#TimesUp takedowns in full swing

Ashley Judd’s lawsuit filed alleges: “Weinstein used his power in the entertainment industry to damage Ms Judd's reputation and limit her ability to find work.” (Eduardo Munoz/Reuters)

Ashley Judd’s lawsuit filed alleges: “Weinstein used his power in the entertainment industry to damage Ms Judd's reputation and limit her ability to find work.” (Eduardo Munoz/Reuters)

Ashley Judd is suing Hollywood mogul Harvey Weinstein, saying turning down his unwanted sexual advances lost her a role in The Lord of the Rings.

It was because of “false and malicious statements he [Weinstein] made regarding her professionalism” that Judd lost out on a part in the blockbuster movie. The actress has filed a lawsuit against Weinstein on five complaints, including defamation, sexual harassment and intentional interference with prospective economic advantage.

Judd’s lawsuit filed at a court in Los Angeles alleges: “Weinstein used his power in the entertainment industry to damage Ms Judd’s reputation and limit her ability to find work.”

A representative for Weinstein issued a statement saying the producer had “neither defamed Ms Judd nor ever interfered with Ms Judd’s career”.The statement said, on the contrary, Weinstein championed the actress’s work, seeing her cast in Frida in 2002 and Crossing Over in 2009 — both of which were connected to his production companies. It also said Weinstein fought for Judd as his first choice for a lead role in the 1997 film Good Will Hunting.

The actress — known for her political activism — was one of the first in what became a long list of women to accuse the producer of sexual harassment and assault.

She recalled how Weinstein asked to see her under the guise of holding a business meeting.
Judd alleges Weinstein had her sent up to his room in the Peninsula Beverly Hills hotel, where he appeared in a bathrobe. It was during this encounter that Weinstein is alleged to have asked if he could give Judd a massage or she could watch him shower.

In December last year, Academy Award-winning director Peter Jackson admitted to blacklisting actors Judd and Mira Sorvino, in response to a “smear campaign” orchestrated by Weinstein.

“At the time, we had no reason to question what these guys were telling us. But in hindsight, I realise that this was very likely the Miramax smear campaign in full swing. I now suspect we were fed false information about both of these talented women,” Jackson said in an interview with Stuff magazine.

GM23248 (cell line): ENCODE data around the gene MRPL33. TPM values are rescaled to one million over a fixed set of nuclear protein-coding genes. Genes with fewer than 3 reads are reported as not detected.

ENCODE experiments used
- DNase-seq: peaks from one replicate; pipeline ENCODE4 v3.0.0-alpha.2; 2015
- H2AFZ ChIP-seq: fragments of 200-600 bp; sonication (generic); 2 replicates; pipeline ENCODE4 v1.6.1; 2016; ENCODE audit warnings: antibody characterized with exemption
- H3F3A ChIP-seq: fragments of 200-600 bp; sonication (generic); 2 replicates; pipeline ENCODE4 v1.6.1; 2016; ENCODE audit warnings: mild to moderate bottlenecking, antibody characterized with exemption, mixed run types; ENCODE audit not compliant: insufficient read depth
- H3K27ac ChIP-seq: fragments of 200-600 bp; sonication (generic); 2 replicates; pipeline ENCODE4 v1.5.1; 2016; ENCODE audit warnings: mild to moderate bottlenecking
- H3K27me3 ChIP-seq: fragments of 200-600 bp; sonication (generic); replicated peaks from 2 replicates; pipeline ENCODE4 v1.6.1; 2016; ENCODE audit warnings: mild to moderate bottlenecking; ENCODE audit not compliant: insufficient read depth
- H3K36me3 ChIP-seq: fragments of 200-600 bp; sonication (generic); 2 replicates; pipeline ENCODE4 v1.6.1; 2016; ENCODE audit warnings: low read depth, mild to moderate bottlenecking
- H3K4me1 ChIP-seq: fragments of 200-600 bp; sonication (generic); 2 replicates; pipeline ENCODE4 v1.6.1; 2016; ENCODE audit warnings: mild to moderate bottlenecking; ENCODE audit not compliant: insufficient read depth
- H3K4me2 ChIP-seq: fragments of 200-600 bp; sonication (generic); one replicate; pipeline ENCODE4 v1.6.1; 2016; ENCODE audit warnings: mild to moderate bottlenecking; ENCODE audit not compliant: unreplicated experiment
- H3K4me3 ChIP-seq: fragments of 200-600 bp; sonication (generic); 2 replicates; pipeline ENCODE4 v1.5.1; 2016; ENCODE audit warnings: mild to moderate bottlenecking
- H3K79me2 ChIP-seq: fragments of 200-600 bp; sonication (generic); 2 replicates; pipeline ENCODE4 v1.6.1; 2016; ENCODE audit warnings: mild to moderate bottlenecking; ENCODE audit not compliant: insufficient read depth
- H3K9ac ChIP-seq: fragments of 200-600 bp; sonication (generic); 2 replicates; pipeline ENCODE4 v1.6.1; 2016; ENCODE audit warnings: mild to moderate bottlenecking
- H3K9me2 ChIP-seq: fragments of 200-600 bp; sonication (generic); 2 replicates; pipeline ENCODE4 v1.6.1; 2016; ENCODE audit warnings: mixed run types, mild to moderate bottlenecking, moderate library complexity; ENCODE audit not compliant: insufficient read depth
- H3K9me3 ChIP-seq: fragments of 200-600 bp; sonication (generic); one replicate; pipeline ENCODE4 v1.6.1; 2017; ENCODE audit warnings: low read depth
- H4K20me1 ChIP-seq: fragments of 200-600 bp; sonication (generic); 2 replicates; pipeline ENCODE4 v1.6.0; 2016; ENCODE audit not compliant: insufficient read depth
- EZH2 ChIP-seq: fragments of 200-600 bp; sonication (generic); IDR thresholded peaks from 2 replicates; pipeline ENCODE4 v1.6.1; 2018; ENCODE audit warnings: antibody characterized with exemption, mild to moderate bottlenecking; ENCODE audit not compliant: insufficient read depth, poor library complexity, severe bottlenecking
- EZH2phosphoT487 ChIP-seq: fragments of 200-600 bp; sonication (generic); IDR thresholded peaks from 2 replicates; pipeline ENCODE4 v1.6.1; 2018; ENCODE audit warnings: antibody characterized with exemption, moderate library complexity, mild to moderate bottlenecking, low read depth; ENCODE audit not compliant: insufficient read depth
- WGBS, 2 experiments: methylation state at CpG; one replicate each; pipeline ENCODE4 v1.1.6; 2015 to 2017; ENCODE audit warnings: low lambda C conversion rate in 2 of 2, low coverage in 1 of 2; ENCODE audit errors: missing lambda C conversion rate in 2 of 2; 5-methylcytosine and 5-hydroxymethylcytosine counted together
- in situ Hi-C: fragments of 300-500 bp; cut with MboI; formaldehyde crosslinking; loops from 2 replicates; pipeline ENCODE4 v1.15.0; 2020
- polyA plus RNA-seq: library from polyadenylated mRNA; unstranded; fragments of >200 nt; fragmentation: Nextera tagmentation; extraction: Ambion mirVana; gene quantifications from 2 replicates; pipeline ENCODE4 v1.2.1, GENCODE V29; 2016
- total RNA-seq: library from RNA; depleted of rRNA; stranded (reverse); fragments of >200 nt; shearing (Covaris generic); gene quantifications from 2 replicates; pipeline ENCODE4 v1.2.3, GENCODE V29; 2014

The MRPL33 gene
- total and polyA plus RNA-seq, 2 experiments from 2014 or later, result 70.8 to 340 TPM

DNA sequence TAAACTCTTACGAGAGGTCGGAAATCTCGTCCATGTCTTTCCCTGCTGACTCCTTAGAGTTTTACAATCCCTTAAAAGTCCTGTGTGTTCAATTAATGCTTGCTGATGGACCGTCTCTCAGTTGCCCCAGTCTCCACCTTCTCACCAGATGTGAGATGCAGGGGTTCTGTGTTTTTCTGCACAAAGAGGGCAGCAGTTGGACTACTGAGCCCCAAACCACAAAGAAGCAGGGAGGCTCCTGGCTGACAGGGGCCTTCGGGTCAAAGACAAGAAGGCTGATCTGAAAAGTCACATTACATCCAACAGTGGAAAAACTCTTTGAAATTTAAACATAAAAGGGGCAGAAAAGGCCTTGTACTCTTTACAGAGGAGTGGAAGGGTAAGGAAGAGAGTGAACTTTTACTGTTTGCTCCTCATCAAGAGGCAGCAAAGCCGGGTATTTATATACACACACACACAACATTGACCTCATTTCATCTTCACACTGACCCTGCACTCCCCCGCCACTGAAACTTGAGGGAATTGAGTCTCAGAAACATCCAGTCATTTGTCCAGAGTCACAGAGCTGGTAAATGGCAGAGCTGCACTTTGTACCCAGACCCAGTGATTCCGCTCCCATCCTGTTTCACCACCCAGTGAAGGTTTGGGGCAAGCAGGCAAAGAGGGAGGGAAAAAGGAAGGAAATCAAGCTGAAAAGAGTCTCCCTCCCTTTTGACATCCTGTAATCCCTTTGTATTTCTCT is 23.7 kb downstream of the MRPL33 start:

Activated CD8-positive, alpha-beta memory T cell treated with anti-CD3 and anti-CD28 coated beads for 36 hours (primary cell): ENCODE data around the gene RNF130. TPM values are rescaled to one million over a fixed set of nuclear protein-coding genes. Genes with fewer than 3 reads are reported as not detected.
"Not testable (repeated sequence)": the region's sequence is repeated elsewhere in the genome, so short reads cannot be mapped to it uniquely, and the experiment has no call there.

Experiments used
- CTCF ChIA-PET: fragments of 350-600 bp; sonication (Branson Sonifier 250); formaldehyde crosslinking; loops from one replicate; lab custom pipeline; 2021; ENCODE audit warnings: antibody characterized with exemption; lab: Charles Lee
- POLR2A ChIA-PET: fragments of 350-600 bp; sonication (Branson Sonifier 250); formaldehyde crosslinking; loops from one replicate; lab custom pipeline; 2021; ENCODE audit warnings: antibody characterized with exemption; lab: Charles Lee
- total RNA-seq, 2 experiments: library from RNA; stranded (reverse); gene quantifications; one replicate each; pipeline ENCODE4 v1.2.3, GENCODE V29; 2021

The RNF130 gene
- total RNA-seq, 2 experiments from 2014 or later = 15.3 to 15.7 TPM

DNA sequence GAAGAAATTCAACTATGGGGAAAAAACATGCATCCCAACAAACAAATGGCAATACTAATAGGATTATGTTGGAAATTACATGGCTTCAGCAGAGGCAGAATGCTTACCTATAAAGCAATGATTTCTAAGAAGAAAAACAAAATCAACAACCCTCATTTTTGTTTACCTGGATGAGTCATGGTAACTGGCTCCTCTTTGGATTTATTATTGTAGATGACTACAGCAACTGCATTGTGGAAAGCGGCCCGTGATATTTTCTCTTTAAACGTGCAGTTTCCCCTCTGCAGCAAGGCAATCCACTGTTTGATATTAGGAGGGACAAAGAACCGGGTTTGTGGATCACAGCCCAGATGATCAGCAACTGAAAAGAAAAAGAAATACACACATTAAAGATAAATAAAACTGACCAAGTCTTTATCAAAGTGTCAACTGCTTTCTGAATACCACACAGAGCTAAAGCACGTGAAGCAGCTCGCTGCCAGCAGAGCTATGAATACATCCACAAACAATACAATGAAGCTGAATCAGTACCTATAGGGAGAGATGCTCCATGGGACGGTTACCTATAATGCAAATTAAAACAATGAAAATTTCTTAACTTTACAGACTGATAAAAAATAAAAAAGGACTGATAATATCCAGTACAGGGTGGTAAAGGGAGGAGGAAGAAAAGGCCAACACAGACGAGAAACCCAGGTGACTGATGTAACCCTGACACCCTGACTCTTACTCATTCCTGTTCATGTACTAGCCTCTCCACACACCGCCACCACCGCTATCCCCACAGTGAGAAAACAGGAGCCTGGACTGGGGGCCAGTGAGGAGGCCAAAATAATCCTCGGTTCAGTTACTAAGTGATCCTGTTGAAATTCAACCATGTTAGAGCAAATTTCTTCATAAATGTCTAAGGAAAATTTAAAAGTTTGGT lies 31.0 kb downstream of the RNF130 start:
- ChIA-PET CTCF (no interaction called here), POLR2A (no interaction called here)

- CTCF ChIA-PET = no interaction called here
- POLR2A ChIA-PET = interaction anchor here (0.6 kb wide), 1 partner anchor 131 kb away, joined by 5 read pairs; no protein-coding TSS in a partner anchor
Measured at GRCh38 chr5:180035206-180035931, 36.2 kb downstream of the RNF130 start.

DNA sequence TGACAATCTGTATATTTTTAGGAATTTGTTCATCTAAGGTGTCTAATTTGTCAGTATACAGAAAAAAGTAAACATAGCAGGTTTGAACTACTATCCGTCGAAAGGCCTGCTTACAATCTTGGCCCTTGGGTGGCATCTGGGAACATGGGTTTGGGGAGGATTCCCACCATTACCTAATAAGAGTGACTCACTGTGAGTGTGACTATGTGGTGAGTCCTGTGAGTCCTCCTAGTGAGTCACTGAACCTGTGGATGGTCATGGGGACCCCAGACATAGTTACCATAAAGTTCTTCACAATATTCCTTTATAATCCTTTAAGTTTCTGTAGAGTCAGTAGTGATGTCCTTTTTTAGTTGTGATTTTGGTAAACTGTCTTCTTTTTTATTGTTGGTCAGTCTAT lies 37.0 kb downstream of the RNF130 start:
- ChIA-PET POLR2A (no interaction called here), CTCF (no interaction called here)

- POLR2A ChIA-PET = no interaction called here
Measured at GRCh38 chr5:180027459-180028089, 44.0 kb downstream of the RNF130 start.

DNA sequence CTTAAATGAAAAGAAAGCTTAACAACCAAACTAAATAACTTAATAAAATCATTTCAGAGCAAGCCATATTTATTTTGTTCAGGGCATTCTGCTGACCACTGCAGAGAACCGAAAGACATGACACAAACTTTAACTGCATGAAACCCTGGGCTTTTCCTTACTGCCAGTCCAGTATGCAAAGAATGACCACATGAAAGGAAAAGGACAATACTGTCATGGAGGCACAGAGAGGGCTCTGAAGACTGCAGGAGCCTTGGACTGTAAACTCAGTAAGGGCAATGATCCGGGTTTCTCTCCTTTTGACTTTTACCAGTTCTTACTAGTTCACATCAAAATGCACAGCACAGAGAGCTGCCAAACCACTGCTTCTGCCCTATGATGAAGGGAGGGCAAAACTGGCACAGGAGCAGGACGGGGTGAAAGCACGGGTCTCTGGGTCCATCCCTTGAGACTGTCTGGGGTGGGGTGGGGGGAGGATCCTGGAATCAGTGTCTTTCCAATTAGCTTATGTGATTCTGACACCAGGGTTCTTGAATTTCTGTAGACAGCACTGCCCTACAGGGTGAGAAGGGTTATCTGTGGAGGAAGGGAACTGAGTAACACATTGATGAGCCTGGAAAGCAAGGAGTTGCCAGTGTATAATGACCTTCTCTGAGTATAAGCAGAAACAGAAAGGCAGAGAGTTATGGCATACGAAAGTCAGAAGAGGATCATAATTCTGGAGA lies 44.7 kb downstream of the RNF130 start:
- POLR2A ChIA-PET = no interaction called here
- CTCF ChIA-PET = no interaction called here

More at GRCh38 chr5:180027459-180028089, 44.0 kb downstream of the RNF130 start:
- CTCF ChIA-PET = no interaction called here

On seeing Jackson’s interview, Sorvino tweeted: “I burst out crying. There it is, confirmation that Harvey Weinstein derailed my career, something I suspected but was unsure. Thank you Peter Jackson for being honest. I’m just heartsick.”Judd simply tweeted, “I remember this well.”

In an interview on BBC’s Hardtalk, Judd said she believed the Hollywood heavyweight had “blackballed” her because she was “not frightened” of him.

Judd and her fellow accusers became key figures in the #MeToo movement and later the Time’s Up campaign, which is aimed at advocating for women who have endured sexual abuse and is backed by a long list of celebrities.

Judd’s lawsuit follows actor Bill Cosby’s sexual assault conviction on Thursday, amid a highly-publicised Time’s Up crusade to get the music business to dump R&B star, and alleged sexual predator, R Kelly.

Kelly, who has sold over 60-million records worldwide, denies all accusations against him, including allegations last year that he is holding several young women in an “abusive cult”.

“We demand appropriate investigations and inquiries into the allegations of R. Kelly’s abuse made by women of colour and their families for over two decades now,” the Women of Colour of Time’s Up said in a statement.

The movement’s hashtag and online petition #MuteRKelly — launched in July last year by Atlanta-based music executive Oronike Odeleye — currently has 65 234 signatures.

“And we declare with great vigilance and a united voice to anyone who wants to silence us – their time is up,” said the Time’s Up statement.

Sarah Smit

Sarah Smit

Sarah Smit both subs and writes for the Mail & Guardian. She joined the M&G after completing her master’s degree in English Literature from the University of Cape Town. She is interested in the literature of the contemporary black diaspora and its intersection with queer aesthetics of solidarity. Her recent work considers the connections between South African literary history and literature from the rest of the Continent. Read more from Sarah Smit

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